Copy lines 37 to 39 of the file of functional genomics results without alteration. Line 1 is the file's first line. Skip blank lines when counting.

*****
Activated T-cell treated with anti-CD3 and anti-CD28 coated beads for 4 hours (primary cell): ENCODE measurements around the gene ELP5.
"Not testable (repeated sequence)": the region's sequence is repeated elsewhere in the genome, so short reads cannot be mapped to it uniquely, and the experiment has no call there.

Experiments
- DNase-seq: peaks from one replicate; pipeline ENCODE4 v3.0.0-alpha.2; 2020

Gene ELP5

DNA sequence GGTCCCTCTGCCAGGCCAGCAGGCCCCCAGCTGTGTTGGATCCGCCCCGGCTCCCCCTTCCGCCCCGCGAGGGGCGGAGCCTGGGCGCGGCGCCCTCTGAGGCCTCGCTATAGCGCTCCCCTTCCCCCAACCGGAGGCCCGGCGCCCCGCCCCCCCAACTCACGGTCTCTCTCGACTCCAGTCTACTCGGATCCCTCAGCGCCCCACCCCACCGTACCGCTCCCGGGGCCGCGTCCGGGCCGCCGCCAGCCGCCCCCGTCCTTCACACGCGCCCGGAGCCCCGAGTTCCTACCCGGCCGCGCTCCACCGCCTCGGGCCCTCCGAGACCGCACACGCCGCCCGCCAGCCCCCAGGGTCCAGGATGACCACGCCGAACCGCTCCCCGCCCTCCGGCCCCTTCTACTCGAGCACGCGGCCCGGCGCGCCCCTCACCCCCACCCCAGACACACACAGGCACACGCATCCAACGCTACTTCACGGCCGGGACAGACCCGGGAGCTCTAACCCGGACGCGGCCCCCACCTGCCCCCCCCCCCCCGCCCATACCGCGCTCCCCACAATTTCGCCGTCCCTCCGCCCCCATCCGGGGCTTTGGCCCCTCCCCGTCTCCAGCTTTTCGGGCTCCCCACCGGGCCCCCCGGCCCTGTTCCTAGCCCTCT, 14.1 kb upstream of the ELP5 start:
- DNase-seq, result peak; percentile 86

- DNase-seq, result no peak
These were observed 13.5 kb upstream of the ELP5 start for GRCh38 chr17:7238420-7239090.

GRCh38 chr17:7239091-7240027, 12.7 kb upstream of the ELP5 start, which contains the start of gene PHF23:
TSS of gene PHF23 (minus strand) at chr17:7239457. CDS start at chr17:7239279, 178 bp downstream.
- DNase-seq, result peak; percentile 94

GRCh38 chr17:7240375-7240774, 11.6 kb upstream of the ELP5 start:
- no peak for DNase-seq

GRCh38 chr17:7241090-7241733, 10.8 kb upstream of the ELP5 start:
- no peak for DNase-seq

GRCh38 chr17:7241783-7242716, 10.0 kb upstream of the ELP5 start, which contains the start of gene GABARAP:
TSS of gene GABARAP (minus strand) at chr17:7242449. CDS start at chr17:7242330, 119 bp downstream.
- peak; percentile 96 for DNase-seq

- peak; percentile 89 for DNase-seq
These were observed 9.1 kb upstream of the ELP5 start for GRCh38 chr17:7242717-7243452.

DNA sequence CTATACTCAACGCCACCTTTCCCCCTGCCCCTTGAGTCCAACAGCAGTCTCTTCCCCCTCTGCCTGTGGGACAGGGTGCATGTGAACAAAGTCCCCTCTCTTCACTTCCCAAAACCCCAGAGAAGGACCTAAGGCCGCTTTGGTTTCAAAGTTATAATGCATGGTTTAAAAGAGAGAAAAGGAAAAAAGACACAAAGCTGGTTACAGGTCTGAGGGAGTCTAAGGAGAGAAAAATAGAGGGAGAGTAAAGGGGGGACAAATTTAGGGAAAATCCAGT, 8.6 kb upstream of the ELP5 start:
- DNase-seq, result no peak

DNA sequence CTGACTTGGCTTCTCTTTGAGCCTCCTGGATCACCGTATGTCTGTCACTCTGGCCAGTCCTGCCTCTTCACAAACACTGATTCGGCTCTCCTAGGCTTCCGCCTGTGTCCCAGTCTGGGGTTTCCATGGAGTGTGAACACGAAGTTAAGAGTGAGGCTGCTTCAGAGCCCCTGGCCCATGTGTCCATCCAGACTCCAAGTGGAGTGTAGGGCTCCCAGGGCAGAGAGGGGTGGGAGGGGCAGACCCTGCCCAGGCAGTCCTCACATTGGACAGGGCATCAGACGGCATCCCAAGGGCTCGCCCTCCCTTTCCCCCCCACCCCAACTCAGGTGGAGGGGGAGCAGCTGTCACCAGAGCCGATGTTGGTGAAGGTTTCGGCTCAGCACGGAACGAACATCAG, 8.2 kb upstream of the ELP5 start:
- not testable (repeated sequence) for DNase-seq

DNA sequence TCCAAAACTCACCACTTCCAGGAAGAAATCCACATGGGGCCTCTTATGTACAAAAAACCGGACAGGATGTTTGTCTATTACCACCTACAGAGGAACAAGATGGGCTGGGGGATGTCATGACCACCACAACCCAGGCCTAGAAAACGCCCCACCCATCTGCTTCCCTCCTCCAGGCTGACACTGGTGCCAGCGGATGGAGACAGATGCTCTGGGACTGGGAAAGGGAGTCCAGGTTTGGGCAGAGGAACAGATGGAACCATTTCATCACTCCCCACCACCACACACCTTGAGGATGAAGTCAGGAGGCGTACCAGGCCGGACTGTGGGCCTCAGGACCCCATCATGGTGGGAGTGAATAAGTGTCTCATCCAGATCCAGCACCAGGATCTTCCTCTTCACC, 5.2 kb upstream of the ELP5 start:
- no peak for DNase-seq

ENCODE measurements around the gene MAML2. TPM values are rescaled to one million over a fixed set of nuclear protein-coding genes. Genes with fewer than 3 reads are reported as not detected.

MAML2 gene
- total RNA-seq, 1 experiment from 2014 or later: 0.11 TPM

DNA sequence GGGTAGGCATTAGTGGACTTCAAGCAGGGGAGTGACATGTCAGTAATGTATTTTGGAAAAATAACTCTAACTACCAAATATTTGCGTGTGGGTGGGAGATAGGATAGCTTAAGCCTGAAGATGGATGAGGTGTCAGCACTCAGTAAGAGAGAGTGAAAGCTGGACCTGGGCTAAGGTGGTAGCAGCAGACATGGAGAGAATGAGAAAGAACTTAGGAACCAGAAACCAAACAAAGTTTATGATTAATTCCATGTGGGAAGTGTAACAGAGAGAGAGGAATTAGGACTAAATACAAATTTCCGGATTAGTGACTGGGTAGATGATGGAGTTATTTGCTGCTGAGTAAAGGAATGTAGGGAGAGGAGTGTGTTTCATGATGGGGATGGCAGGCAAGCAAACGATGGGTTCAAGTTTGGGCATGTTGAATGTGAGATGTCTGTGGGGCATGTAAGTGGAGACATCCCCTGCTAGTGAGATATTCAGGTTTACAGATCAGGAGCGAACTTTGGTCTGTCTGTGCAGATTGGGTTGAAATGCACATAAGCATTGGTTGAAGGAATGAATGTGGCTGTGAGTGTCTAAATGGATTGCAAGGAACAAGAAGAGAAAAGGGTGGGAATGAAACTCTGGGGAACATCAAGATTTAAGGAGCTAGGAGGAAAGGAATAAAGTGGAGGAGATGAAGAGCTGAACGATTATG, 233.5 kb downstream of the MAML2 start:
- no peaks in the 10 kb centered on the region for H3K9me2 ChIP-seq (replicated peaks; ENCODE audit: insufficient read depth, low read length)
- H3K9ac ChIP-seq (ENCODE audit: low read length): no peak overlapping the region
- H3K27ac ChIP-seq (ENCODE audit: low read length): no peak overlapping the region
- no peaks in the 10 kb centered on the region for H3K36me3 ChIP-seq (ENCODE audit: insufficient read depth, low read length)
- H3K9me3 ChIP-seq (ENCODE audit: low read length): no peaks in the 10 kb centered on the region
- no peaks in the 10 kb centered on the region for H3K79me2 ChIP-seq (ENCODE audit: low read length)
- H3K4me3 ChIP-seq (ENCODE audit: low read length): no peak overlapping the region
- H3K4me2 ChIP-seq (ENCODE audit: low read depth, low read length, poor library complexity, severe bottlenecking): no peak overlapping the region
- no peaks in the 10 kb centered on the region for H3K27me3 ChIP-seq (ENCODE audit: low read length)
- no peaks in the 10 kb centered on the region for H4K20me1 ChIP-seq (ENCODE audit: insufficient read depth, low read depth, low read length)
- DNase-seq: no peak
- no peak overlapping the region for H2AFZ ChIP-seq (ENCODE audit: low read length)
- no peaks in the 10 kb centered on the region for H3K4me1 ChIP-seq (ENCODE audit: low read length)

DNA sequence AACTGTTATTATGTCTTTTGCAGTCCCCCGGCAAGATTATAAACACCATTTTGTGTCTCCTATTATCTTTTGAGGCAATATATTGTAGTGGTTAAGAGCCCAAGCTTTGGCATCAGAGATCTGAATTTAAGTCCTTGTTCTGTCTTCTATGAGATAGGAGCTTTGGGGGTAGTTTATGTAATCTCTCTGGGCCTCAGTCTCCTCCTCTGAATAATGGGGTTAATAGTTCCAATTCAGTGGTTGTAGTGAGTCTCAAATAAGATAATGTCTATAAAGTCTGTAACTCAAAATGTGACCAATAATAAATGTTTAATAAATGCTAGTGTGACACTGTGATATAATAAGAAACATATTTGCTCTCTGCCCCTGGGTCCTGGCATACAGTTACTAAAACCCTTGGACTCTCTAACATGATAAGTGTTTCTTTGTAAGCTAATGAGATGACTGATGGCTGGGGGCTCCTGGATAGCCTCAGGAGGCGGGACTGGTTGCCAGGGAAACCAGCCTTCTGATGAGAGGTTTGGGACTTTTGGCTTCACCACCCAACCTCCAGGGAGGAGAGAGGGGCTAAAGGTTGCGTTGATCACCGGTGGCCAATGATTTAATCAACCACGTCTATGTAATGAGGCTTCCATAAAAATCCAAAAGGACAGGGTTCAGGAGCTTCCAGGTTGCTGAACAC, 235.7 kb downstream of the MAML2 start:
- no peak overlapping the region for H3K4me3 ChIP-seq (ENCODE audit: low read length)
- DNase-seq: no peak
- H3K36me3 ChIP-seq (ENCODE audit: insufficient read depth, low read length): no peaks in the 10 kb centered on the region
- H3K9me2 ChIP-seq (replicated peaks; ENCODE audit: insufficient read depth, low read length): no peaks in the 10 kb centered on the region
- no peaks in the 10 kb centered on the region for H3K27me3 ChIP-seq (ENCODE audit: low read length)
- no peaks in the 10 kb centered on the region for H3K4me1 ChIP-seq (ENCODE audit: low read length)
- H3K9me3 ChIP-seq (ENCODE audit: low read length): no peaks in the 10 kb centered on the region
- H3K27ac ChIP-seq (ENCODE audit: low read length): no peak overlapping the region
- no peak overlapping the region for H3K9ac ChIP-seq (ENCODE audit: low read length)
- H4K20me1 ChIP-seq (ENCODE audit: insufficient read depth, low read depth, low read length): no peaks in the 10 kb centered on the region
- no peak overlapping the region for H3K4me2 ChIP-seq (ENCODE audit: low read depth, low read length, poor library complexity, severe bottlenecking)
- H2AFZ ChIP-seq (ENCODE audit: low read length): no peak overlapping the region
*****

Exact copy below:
- no peaks in the 10 kb centered on the region for H3K79me2 ChIP-seq (ENCODE audit: low read length)
- H3K4me3 ChIP-seq (ENCODE audit: low read length): no peak overlapping the region
- H3K4me2 ChIP-seq (ENCODE audit: low read depth, low read length, poor library complexity, severe bottlenecking): no peak overlapping the region